Hamilton Skin Clinic

Acne: Your Guide to Evidence-Based Treatment with Nurse Jo at Hamilton Skin Clinic

Acne: Your Guide to Evidence-Based Treatment with Nurse Jo at Hamilton Skin Clinic

Acne vulgaris, commonly known as acne, is a frustrating skin condition affecting millions of people worldwide. This article aims to empower you with knowledge about how to effectively fix acne and the treatment options available with Nurse Jo, a highly-skilled and experienced acne nurse at Hamilton Skin Clinic.

What Causes Acne?

The Acne Formation Process

  1. Increased Sebum Production: Androgen hormones, present in both males and females, can influence sebaceous gland activity. During puberty or due to hormonal fluctuations, these glands may produce excess sebum, a natural oily substance.

  2. Follicular Hyperkeratosis: The normal process of skin cell shedding can become disrupted, leading to an abnormal buildup of keratin within the follicular infundibulum (the upper part of the hair follicle). This hyperkeratosis contributes to pore blockage and subsequent acne development.

  3. P. acnes Colonization: Propionibacterium acnes (P. acnes), a bacterium naturally residing on the skin, thrives in the sebum-rich environment. P. acnes colonization combined with follicular hyperkeratosis creates an ideal niche for bacterial overgrowth and subsequent inflammation.

  4. Inflammatory Response: The body’s immune system mounts an inflammatory response to the trapped sebum, P. acnes colonization, and follicular disruption. This inflammation manifests as the various types of acne lesions observed clinically.

How Do We Treat Acne?

Nurse Jo leverages training and experience to achieve excellent results in treating various acne presentations. We understand acne is not a one-size-fits-all condition and utilise a multi-modality approach, including:

  • Topical medications: This may include retinoids to normalise follicular differentiation and keratosis, benzoyl peroxide for antibacterial action, and combination products for synergistic effects.
  • Oral medications: When indicated, oral antibiotics like tetracyclines can target inflammatory acne, while hormonal therapies may be considered for specific cases.
  • Vitamin A derivatives: Isotretinoin (commonly known as Accutane) is a powerful oral medication reserved for severe, treatment-resistant acne where referral to a dermatologist is required. A topical vitamin A cream may be initiated in many cases.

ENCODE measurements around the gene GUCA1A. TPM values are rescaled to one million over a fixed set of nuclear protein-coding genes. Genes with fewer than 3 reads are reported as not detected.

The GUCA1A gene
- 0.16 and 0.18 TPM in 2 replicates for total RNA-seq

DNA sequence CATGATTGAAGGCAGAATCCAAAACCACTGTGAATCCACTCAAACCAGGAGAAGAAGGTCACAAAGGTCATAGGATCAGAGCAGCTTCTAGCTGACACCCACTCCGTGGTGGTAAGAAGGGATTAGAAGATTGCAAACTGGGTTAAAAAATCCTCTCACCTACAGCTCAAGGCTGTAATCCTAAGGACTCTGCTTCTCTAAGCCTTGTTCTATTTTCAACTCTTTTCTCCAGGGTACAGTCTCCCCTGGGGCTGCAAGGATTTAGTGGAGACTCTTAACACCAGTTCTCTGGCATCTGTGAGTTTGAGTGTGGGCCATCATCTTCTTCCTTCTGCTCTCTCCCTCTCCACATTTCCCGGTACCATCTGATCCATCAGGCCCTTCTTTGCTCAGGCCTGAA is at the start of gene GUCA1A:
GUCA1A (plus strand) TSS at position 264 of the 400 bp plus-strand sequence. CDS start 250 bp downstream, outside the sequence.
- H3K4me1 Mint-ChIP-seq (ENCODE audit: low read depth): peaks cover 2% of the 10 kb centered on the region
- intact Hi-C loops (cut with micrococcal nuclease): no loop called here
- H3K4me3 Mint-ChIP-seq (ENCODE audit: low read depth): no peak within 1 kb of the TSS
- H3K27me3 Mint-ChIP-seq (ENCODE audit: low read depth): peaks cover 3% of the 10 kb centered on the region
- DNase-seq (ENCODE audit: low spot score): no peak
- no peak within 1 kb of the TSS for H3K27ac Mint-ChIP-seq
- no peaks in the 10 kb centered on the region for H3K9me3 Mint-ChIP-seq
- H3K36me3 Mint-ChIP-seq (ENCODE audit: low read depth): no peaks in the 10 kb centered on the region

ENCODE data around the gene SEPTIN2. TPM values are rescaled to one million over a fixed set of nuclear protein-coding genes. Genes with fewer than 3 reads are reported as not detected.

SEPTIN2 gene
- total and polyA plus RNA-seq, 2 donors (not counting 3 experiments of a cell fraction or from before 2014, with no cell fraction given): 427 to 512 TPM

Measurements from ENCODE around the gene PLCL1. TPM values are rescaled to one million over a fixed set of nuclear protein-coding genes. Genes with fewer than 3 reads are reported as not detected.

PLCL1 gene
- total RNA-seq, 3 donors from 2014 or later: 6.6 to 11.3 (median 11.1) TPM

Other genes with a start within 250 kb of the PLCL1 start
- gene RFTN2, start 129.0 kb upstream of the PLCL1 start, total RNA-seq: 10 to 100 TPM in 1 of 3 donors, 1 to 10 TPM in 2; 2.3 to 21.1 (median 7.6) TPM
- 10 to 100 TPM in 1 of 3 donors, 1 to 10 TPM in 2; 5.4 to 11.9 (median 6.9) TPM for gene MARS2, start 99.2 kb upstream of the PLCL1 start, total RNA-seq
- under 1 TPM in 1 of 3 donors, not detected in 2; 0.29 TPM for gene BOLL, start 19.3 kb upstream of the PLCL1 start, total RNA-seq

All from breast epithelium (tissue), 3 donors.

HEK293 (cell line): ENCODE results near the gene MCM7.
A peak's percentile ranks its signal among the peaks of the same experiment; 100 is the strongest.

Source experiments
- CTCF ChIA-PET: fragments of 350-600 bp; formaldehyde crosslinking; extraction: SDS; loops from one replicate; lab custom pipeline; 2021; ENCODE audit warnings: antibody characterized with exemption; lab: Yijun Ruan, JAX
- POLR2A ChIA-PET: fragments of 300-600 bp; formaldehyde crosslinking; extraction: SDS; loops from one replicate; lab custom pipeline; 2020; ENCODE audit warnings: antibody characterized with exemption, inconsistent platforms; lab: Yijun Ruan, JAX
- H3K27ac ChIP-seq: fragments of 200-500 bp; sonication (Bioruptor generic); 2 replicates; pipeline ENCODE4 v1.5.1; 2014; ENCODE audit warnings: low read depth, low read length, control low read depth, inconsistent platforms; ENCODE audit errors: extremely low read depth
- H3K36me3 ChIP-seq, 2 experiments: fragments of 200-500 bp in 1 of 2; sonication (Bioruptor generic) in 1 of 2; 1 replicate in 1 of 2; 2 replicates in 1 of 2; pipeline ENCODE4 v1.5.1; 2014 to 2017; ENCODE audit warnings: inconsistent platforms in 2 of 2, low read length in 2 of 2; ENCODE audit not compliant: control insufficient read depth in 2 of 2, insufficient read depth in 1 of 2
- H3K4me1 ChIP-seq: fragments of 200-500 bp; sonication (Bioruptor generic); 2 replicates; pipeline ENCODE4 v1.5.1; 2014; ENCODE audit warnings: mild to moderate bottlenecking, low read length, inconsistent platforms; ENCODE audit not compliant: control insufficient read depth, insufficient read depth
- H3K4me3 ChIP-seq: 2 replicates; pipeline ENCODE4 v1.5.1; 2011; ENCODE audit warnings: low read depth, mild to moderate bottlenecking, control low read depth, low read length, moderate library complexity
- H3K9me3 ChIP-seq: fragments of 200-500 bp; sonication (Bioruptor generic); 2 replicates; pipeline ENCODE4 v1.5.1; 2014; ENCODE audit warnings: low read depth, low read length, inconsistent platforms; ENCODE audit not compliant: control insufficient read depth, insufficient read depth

• Chemical peels: Superficial or medium depth chemical peels can be used to address comedones and improve overall skin texture.
  • Skin Care:  As acne is a medical condition, specific skin care products should be used for best results.
  • Light Based Therapies – IPL, Light Therapy, and Lasers
Tips for Success:

Achieving clear skin requires dedication and the right approach, the following are recommendations only.

  • Cleanse Wisely: Wash your face twice daily with a gentle, non-abrasive cleanser.
  • Gentle Skincare Routine: Opt for fragrance-free, non-irritating products. Skip astringents, toners, and harsh exfoliants that can worsen acne.
  • Shampoo Your Hair Regularly. Oily hair can contribute to breakouts on your forehead, so shampoo more frequently and keep the hair off your face.
  • Stay Consistent: Don’t jump from treatment to treatment, allow time for your prescribed regimen to work.
  • Hands Off:  Resist the urge to pick pimples as this prolongs healing and increases scarring risk.
  • Sun Protection: Sun exposure can worsen acne and increase skin cancer risk. We recommend a broad-spectrum, non-comedogenic sunscreen to avoid clogging pores.

Minimising Scarring

Acne scarring is a cosmetic concern. Nurse Jo will discuss innovative treatment programs specifically designed to minimise scarring while actively managing your acne. These programs may incorporate:

  • Scar revision techniques: Once acne is under control, Nurse Jo can collaborate with a dermatologist to explore various scar revision techniques, like laser therapy and volumisers, depending on the type and severity of the scarring.

In Conclusion:

Acne is a multifactorial, inflammatory skin condition. The following factors contribute to its development:

  • Increased sebum production: Androgen hormones stimulate sebaceous glands to produce more oil, which can clog pores.
  • Follicular hyperkeratosis: Abnormal keratinocyte proliferation within the follicle contributes to pore blockage.
  • P. acnes colonization: The bacterium Propionibacterium acnes thrives in a sebum-rich environment and triggers an inflammatory response.

 Next Step in your acne care:

Book a complimentary acne consultation appointment at Hamilton Skin Clinic

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